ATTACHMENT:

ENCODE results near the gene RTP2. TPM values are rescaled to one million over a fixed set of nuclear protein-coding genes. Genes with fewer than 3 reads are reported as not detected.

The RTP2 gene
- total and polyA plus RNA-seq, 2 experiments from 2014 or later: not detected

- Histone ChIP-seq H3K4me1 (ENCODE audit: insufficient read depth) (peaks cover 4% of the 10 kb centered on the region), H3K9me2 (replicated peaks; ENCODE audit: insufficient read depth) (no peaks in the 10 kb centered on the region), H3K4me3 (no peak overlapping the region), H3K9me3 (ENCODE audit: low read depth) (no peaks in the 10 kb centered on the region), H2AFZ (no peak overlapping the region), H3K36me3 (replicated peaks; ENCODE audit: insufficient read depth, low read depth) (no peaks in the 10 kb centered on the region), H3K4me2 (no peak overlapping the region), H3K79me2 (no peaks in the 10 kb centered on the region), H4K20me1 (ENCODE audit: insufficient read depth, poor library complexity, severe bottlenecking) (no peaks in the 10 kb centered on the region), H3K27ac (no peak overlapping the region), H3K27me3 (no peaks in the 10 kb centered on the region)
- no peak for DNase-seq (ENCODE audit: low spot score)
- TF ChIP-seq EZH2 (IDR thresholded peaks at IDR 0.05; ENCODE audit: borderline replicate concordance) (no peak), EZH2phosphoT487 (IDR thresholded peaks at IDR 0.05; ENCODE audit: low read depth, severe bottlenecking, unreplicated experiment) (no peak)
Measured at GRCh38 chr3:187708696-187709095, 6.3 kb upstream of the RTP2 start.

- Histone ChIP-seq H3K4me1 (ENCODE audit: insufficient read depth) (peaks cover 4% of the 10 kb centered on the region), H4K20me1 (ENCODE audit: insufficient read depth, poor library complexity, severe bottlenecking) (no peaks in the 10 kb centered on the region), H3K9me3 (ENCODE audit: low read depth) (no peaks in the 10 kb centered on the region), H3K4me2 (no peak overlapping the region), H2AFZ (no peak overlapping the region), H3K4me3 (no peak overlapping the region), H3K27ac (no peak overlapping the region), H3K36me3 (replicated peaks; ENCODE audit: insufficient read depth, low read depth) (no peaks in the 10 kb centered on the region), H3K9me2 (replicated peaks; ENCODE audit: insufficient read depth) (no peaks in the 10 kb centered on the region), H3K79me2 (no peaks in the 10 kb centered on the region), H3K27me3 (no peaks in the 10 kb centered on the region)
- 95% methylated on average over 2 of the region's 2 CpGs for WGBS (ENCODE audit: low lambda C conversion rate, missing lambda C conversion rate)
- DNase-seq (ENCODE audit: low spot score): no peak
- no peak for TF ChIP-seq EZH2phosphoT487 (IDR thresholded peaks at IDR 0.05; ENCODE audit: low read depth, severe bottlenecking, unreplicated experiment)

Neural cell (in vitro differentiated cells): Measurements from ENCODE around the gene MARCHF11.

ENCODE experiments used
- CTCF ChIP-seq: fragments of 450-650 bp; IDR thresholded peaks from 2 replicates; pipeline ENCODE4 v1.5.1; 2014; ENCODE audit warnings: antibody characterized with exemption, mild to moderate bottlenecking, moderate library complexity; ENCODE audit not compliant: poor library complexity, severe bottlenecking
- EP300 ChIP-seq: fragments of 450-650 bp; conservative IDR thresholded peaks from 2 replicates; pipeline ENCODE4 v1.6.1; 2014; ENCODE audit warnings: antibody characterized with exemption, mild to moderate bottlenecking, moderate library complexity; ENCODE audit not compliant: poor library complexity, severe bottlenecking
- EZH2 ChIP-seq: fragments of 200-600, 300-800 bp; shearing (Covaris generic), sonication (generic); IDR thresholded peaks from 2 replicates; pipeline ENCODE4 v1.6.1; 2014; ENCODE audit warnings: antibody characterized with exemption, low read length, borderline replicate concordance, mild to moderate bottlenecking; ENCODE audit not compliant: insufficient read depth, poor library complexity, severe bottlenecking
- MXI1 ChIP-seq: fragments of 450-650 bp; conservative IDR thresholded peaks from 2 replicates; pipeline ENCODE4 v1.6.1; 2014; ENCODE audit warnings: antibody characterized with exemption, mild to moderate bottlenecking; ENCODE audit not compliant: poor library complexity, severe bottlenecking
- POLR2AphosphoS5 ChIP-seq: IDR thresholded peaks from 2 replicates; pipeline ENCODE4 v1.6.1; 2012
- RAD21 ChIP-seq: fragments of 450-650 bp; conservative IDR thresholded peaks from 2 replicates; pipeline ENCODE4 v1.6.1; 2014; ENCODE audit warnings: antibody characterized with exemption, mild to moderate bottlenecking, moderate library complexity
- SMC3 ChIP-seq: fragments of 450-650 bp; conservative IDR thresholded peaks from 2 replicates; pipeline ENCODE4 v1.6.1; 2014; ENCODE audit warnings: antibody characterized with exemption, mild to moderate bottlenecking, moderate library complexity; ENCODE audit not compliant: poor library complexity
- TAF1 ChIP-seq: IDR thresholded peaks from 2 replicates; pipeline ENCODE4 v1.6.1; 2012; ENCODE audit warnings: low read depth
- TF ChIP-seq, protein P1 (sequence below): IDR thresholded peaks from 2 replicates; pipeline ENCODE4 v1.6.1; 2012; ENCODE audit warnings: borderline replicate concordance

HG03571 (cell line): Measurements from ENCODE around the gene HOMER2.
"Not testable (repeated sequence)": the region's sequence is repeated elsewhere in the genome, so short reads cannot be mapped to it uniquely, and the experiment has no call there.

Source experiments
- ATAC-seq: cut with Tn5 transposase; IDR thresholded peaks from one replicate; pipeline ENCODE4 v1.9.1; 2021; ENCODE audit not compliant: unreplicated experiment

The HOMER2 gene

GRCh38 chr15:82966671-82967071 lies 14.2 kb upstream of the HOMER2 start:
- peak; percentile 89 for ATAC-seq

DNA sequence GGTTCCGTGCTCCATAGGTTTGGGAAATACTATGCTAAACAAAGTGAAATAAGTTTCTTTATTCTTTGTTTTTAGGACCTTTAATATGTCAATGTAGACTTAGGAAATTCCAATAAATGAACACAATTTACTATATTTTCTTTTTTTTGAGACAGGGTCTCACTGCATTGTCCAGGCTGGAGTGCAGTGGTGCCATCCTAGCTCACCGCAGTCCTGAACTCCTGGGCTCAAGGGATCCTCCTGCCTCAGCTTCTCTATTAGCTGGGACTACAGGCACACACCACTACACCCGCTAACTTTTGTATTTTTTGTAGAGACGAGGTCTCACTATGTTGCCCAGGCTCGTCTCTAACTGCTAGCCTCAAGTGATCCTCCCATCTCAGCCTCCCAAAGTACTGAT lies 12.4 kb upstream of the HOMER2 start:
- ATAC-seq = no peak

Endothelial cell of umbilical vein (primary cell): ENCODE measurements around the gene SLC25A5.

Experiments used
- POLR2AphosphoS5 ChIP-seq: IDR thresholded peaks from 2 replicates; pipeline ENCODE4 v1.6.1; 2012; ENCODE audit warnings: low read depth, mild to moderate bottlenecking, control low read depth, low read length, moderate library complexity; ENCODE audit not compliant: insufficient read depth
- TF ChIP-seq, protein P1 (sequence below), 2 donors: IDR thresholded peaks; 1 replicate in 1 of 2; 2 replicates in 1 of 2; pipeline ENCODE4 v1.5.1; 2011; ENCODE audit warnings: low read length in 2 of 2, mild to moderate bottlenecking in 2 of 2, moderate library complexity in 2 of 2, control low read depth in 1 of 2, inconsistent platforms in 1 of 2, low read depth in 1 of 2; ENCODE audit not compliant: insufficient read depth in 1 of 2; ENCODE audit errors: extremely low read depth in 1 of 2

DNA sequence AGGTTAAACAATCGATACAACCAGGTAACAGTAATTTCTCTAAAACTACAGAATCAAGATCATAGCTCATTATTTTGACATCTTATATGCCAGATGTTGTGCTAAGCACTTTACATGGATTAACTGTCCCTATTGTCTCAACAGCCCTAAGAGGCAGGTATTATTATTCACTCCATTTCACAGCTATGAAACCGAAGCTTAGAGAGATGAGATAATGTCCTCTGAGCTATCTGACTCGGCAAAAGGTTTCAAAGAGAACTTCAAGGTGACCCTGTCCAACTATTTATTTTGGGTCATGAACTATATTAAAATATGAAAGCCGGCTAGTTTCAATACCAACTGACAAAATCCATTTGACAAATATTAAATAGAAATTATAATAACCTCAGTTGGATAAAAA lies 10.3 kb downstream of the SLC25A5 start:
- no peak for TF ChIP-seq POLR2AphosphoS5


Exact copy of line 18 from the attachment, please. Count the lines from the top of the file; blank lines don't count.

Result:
- POLR2AphosphoS5 ChIP-seq: IDR thresholded peaks from 2 replicates; pipeline ENCODE4 v1.6.1; 2012